Cloud Testing

Until the appearance of cloud services, the industry norm to test software was to buy a server – either a physical one that stood in a server room or a virtual one with a fixed monthly fee. Purchasing additional infrastructure just for testing purposes often exceeded the IT budgets of many companies. Cloud testing services have changed the software development landscape; testing applications and software across a variety of platforms, browsers, and devices, as well as under different load conditions, is now fast and affordable.

The Benefits of Cloud Testing

Testing in the cloud is the transfer of test stands to the virtual world. Simply put, this kind of testing creates virtual environments in cloud computing architecture, essentially a farm of virtual machines.

This approach allows companies to build and test any platform. Moreover, the services provided by the cloud include elements such as database and operating system licenses. By planning the time needed for testing, estimated costs can be determined to carry out specific tests, making it easier to build testing into an IT budget.

Another advantage of cloud testing is the brief time needed to deliver a specific platform. Cloud services are instantly available because of the hyper scalability of cloud operators. Additionally, companies do not have to rely on a reserve of computing power, disks, public IP addresses, etc.

Testing in the Cloud

Companies simulate real web users by taking advantage of cloud testing services provided by service providers such as Advaltis, Compuware, HP, and Keynote Systems. After developing user scenarios and designing tests, service providers use cloud servers to generate internet traffic from around the world. To test an application, a dedicated request dispatcher that will follow a scenario is a necessity. Sometimes, a dispatcher tool needs to be created in-house.

Here are seven steps to take when testing in the cloud:

Types of Tests

Many types of tests can be performed, depending on the contract between the user and the provider. There are six types of tests, which can be defined as follows:

Functional –

Refers to functions or features (described in documents or implied by testers) and their interaction with other systems. One type of functional testing, security testing, checks features (e.g., firewalls) that can detect threats, such as viruses and malware. Another type of functional testing, interoperability testing, evaluates the ability of the software to work with one or more designated modules or systems.

Compatibility –

Compatibility testing checks whether software can run on other hardware, operating systems, applications, network environments, or mobile devices. Compliance testing is a type of non-functional, compatibility testing.

Browser Performance –

Such testing verifies application support for different browsers and its performance in each. Many tools allow you to automatically test websites from the cloud.

Load –

Testing the application load consists of creating the expected or real-life user traffic and measuring the application’s response. This testing also reveals opportunities to fine-tune application performance to meet certain standards, with many tools available through the cloud service provider.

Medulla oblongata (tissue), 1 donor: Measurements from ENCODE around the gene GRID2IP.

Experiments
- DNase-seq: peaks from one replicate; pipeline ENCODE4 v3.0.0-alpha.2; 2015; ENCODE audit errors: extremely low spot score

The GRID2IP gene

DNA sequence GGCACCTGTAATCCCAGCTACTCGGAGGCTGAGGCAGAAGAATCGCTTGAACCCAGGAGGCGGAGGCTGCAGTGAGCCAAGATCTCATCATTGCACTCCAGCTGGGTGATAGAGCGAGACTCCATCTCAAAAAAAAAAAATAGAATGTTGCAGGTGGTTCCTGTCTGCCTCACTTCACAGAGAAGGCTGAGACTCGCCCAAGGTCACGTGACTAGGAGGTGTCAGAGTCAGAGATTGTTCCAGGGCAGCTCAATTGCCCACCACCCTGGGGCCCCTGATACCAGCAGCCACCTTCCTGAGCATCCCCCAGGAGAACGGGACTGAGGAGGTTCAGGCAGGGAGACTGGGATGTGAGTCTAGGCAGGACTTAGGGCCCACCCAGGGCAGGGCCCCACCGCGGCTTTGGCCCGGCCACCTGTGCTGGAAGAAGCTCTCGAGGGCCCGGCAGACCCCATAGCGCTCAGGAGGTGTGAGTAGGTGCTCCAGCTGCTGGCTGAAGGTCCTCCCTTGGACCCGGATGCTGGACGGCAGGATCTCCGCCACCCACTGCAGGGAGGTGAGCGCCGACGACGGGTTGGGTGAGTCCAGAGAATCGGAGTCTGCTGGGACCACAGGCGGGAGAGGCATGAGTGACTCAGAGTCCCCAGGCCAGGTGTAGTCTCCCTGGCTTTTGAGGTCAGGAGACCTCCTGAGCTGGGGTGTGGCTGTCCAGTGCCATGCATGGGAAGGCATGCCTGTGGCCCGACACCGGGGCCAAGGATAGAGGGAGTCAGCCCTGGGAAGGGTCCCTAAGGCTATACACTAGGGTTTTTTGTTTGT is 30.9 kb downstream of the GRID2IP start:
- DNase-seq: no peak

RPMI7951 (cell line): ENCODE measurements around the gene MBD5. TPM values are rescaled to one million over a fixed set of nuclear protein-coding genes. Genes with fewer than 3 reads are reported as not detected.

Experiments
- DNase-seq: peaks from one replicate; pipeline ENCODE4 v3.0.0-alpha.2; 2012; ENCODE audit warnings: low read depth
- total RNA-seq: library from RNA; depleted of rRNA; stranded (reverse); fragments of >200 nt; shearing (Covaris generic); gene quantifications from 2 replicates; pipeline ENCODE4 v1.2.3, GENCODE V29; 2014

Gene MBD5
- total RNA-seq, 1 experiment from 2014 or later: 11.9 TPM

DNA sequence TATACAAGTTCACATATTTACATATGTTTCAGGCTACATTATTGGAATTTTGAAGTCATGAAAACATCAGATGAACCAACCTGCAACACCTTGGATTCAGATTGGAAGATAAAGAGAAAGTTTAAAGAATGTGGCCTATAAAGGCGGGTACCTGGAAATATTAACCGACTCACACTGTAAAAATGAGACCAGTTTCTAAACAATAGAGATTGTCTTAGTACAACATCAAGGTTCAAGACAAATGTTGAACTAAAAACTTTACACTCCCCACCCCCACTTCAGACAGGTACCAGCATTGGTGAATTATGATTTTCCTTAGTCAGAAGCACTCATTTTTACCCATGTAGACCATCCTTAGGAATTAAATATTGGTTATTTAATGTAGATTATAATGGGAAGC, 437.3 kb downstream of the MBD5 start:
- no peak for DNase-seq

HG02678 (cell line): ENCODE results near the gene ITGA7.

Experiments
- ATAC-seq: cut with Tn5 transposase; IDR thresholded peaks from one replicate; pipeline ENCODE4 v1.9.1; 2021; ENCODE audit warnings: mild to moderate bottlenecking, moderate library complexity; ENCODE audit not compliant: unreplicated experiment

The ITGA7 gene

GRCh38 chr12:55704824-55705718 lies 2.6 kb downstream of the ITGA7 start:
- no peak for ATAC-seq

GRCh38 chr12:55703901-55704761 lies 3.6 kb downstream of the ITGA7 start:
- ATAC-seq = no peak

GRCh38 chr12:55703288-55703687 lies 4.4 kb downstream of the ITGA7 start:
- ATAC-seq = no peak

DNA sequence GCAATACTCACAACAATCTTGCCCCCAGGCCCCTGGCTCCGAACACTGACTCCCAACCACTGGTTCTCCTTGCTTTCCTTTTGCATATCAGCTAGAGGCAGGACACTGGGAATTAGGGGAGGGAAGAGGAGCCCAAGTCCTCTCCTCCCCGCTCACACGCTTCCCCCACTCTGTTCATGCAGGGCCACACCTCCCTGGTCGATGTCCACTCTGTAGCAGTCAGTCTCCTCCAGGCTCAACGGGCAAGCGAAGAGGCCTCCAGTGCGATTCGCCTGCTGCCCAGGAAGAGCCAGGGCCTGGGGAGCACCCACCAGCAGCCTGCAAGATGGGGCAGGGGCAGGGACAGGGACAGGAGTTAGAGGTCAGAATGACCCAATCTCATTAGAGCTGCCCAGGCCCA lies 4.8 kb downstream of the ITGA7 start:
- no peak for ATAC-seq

Performance –

Determining thresholds, bottlenecks, and limitations is part of performance testing. For this purpose, it is necessary to test the application’s performance, including stability, response time, and availability, under a specific load. Using cloud testing makes it easy to create such an environment and change the nature of the traffic on demand. This effectively reduces costs and time by simulating thousands of geographically targeted users.

Stress –

The stress test is used to determine the ability of an application to maintain a certain level of performance beyond a critical point. It is imperative that any application remains stable even under excessive load. Stress tests do this by simulating peak loads. However, the cost of creating these scenarios is enormous in a local test environment, whereas cloud-based testing offers an inexpensive and scalable alternative.


Cloud testing is simply the creation of virtual environments to test applications in cloud computing architecture. Compared to setting up a traditional, local server, cloud testing offers many advantages. This strategy saves time and money, as cloud testing services are available immediately, with a library of tools and resources,  which reduces the software’s time-to-market.

In brief, after developing user scenarios and designing the tests, service providers use cloud servers to generate internet traffic from all over the world. Once the test is complete, cloud service providers deliver results and analysis back to corporate IT professionals via real-time dashboards for a complete analysis of how their applications will perform at peak levels.

With a cloud-based platform, tests can be performed remotely and securely across multiple combinations of browsers, platforms, and devices to ensure an application is functional and responsive. Furthermore, cloud testing can be done with a fraction of the time and money required for traditional testing services.

Article written by Piotr Słupski